This was my favorite story of the bunch, realistic and heartwarming. What we see, isn’t always what we get. Dylan knows what he wants, and he goes after it. Matt, however, thinks Dylan wants something else entirely, humiliation and power play, and this creates delicious tension. Both so young, at the start of their lives, there’s much pleasure, sex, and love to be had here—if they only dare to step out of their predetermined roles. Great short story, and I would have loved to see more of Matt and Dylan.

Unnatural Means by T.C. Mill

Witch-Confessor Isak is facing his biggest challenge yet, a beautiful witch named Sain who is accused of murder by sorcery and unnatural congress. Isak is a devout priest who wishes for these performers of the dark arts to confess their sins of sorcery and avoid the fires of Hell. But Sain is a gay witch. It’s who he is, and saying it to be wrong would betray himself more. Neither can yield, so the torturer’s rack and hangman’s noose are ahead for Sain—unless Isak can find a way to help him, even though Isak is certain the lovely young witch has put an enchantment over him.

For such a short story, this has surprising amount of depth. It’s not just the characters who are three-dimensional and relatable, but the world around them is vivid and realistic, and the philosophical talks the two men have about being true to one’s self and the nature of faith and desire feel like skimming the surface of much larger oceans of knowledge. At first Sain may appear unlikeable, but it’s Isak’s own preconceptions that color the impression. In essence, Sain is true to himself throughout the story while Isak is the one still trying to find his path. Torturing witches is clearly not it. I liked this story a lot. Recommended.

Salting the Earth by Heidi Belleau & Violetta Vane

Ronan’s sister, Rose, is a wild child who keeps disappearing at night. Living in a small town in Ireland, there aren’t that many happening places, so when a man at a bar tells Ronan that Rose has been taken by the fairy folk, it seems plausible to Ronan who has always believed in these things. So, armed with salt and liquid courage, Ronan digs a path into the fairy realm. But getting Rose back isn’t going to be easy, and Ronan has to acquiesce to the cruel pleasures of the sidhe court and King Finnbheara. But perhaps there’s more to the fairy folk, to the king, and even to Rose than Ronan was prepared for. And Ronan has his own shameful secrets to face.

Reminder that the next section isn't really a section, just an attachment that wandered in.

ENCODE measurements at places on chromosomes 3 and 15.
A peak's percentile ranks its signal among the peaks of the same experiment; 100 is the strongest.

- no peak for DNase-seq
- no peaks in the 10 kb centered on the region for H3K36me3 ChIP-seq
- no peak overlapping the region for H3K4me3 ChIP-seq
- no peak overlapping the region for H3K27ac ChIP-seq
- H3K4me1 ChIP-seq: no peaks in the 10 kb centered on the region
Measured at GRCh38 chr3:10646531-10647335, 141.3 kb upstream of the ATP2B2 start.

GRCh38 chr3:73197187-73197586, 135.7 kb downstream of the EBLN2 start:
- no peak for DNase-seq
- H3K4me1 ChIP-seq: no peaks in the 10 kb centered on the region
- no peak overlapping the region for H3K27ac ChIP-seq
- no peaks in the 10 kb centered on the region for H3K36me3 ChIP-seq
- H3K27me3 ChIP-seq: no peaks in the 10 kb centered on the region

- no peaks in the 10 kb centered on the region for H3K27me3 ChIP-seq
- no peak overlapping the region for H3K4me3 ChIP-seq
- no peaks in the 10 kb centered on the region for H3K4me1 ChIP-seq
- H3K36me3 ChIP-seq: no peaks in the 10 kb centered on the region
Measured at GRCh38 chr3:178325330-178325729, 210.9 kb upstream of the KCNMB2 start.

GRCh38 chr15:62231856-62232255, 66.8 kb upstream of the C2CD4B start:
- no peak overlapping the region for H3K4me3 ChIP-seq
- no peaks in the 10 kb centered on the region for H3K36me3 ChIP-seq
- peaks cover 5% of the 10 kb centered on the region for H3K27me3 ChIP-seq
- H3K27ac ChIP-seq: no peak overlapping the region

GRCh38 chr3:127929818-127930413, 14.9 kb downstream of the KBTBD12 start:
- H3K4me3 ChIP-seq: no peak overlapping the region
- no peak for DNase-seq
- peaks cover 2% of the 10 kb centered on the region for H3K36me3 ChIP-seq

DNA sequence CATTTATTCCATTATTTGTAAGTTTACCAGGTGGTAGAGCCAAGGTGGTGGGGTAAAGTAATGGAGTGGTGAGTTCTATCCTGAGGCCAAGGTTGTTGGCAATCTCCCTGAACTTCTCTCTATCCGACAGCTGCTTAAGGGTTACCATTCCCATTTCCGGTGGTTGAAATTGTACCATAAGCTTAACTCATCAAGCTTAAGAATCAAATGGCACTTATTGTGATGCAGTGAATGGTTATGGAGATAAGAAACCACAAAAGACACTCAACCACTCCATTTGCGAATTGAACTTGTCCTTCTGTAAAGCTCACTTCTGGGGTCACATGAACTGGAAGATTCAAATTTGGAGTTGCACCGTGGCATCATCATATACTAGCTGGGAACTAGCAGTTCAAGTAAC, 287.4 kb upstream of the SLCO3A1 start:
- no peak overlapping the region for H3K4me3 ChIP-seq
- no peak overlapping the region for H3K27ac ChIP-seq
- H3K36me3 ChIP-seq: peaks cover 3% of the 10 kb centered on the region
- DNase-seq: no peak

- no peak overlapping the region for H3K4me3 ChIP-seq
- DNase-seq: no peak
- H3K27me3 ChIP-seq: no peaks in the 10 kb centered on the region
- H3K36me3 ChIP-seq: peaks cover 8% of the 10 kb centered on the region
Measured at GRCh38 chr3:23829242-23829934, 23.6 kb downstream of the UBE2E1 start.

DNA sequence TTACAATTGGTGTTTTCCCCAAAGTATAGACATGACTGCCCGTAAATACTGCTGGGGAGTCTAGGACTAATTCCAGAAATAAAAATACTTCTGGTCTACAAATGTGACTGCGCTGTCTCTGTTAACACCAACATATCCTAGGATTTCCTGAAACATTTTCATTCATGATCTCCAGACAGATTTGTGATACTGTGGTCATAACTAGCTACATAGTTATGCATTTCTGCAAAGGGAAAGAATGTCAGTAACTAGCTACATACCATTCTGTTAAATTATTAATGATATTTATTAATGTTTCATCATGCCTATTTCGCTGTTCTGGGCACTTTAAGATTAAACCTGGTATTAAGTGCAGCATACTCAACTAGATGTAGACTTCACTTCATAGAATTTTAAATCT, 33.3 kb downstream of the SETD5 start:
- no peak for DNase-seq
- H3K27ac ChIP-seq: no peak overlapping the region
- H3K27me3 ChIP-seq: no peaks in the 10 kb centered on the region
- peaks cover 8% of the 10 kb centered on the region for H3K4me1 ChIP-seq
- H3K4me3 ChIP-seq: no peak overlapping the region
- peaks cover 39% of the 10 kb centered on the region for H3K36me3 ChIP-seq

This story has mixed writing, in the sense that thoughts and actions get a little jumbled at time. And the story takes a bit too long before getting into the fairy realm. There, however, these fairies who can change sexes at will are sadistic and cruel if not treated with the proper respect. The king is an enigmatic man who’s perhaps more multifaceted than the legends tell. There’s definitely forced seduction here and a few magical toys to boot, and the ability of the fairies to read minds adds a new twisted dimension to the whole thing. An intriguing fantastical conclusion to a good anthology.

Reviewed By: Susan

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Angelia Sparrow from Storm Moon Press

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Thank you for taking some down time and spending it with us. Let’s start this off with a beverage. We have coffee, tea, some sort of juice (I think it’s been in here a few weeks) and soda. What would you like?

Tea, please. Unsweetened and iced.

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Can you tell us a little bit about yourself?

I’m a washed-up truck-driver who counts inventory. I write part time. I have a husband, three kids at home, soon to be two, two cats, a girlfriend and a con spouse. My life is complicated. I enjoy gardening, but everything dies. I knit, crochet and do plastic canvas work. My current projects include a Dr. Who scarf, a plastic canvas TARDIS and learning to do cables.

When you received news that your manuscript had been accepted by Storm Moon Press, what were the first words that fell from your mouth?

Storm Moon approached me to write for them. The words were, “Yes, I’d love to but I’ve never done furries before.” The story I wrote, “Songs for Guitar and French Harp”, ended up being part of their Wild Passions anthology.

What forces brought you over to the GLBT Genre? Do you focus on one part of the QUILTBAG or do you write various identities, expressions, or orientations? What made you want to write what you do?